Film Review: The Butler

| October 31, 2013


Words by James Tolcher 

Director: Lee Daniels 
 Danny Strong, Wil Haygood
Cast: Forest Whitaker, Oprah Winfrey, John Cusack, Jane Fonda and Robin Williams.
 As Cecil Gaines serves eight presidents during his tenure as a butler at the White House, the civil rights movement, Vietnam, and other major events affect this man’s life, family, and American society.

WITH an impressive ensemble cast but an often heavy-handed script, The Butler has received mixed reviews, and Lee Daniels is accused of undermining a potentially powerful story by directing it towards melodrama. As someone who has had little exposure to American politics and history, I felt a little out of my depth by not having specific insights into the accuracy of the film, but luckily, was not prevented from enjoying the story. I even cried a little bit.

Forest Whitaker delivers an outstandingly subtle performance as Cecil Gaines, a White House butler who slowly helps to erode racial prejudice through hard work and honesty, and learns quickly (in the opening scene, even) that fighting back can mean certain death. The cruelty and hate captured in The Butler can frequently be confronting, though I really enjoyed the juxtaposition created by his son, Louis (David Oyelowo), an ambitious freedom fighter who lacks his father’s patience and demonstrates the other side of the coin by putting himself in dangerous positions, deliberately drawing attention to issues of racism by provoking his oppressors.

I did find things a little slow to begin with, but my attention was pretty wholly grasped from about a third of the way in. Oprah Winfrey comes in as Gloria Gaines, the wife of Cecil, and I found her performance, while only sometimes moving, was always enjoyable. The familiar faces get regularly rolled out, and while a lot of opinions express that the A-list actors were too distracting to play the many presidents, I’m convinced that I would have had trouble telling them apart otherwise. Politicians all look the same to me and I found that the recognizable actors helped me make distinctions between the swarms of white men in suits. Of course, I appreciate that not everyone is the uneducated pleb that I am.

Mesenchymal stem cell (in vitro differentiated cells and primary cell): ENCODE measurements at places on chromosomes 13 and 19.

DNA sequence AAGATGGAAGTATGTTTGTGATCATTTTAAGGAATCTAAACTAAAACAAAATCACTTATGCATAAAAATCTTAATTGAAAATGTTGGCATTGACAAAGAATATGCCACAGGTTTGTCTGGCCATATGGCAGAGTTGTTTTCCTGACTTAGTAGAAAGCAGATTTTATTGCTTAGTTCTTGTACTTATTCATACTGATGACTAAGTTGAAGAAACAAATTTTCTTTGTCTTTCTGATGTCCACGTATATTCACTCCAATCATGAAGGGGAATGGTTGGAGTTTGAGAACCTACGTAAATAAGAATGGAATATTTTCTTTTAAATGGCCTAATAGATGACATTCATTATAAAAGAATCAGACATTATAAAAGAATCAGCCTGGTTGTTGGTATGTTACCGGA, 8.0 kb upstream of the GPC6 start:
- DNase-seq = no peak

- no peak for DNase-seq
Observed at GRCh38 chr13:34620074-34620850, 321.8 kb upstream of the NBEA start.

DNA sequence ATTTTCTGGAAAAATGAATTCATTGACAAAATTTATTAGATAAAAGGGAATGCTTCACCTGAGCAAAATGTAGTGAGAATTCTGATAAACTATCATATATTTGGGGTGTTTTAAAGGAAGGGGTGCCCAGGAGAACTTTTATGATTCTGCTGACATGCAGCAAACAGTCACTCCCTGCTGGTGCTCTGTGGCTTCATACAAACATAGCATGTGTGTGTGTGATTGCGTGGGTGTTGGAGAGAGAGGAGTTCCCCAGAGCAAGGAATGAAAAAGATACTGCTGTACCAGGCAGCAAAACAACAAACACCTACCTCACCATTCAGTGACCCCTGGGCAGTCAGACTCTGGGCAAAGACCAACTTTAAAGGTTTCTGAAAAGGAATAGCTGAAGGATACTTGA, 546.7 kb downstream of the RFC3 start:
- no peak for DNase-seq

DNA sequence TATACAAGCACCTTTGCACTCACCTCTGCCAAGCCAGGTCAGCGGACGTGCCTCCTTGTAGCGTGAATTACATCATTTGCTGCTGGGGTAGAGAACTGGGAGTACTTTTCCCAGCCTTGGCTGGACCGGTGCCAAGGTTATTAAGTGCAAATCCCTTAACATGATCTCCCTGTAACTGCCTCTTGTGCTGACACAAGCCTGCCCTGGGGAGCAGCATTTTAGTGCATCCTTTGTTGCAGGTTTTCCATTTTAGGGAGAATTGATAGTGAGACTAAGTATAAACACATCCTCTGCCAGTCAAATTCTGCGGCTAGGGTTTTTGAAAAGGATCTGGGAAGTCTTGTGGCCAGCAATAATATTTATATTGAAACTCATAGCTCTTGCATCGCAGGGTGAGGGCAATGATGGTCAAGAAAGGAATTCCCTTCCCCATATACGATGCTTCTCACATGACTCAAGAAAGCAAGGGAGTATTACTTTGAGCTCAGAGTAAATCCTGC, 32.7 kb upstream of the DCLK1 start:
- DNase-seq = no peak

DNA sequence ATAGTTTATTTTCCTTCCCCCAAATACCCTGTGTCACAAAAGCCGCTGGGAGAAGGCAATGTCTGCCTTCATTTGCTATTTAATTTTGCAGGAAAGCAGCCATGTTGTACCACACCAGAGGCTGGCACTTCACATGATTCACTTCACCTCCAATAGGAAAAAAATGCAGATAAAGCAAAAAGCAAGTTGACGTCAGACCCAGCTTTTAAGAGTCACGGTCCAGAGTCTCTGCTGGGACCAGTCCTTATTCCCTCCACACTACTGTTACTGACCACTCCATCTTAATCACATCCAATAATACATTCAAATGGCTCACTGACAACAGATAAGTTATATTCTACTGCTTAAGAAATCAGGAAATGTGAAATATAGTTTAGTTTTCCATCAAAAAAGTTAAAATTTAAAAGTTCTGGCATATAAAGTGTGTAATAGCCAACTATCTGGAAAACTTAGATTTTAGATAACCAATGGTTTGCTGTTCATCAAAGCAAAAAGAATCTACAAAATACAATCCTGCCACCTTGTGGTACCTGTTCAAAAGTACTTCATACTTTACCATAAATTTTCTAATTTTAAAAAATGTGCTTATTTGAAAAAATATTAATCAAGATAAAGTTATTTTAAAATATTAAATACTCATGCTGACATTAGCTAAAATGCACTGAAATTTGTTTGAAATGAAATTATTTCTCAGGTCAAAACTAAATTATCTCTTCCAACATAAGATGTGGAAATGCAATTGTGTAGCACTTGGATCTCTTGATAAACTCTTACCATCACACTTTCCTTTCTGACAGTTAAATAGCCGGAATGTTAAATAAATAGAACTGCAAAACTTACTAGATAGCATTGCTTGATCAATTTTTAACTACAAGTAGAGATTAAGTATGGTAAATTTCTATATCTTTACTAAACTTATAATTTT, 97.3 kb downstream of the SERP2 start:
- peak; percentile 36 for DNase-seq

I do agree with the regular criticisms that come with ‘based on a true story’ films, where liberties are taken and you’re never quite sure what’s real and what isn’t. While I know it’s fiction, as soon as I see those words, I can’t help but feel like I’m watching a news re-enactment and that absolutely everything happening ought to be 100% historically accurate, otherwise I feel like I’m being lied to. For example, Louis Gaines real-life counterpart apparently wasn’t the political activist he’s represented as in the film. I understand the need to flesh matters out to create a successful script, but for some reason it seems cheap.

The Butler (2013) Forest Whitaker (Screengrab)

Forest Whitaker as Cecil Gaines. || Image:

Most of the other criticisms of the film relate to its portrayal of the presidents. Apparently the portrayal of Ronald Reagan showed him to be unsympathetic to civil rights, though (from my naïve standpoint) I assumed matters involving invading South Africa were a little more complicated than what was let on, and I wasn’t convinced that it was the responsibility of the United States to sort out the rest of the world’s problems anyway. I mean it would be nice if they decided to undertake that cause, and I do consider North Korea (amongst other countries) to be a bit of a blotch on humanity, but maybe it’s better to mind your own business sometimes. I don’t know, I’m not the President of the United States, and regardless, Alan Rickman as Reagan was charming as always, and I was much more distracted by his pretty face than all of those politics.

I felt pretty generous with The Butler, and though it might not be the most historically accurate or insightful portrayal of eight different U.S. Presidents, I thought the real story lay elsewhere. The heartbreaking and heartwarming moments of a family and of a people coming out of oppression connected with me, and I recommend it for the personal story it tells, rather than the large one.

MM 8/10 

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Category: FEATURED, FILM, Uncategorized

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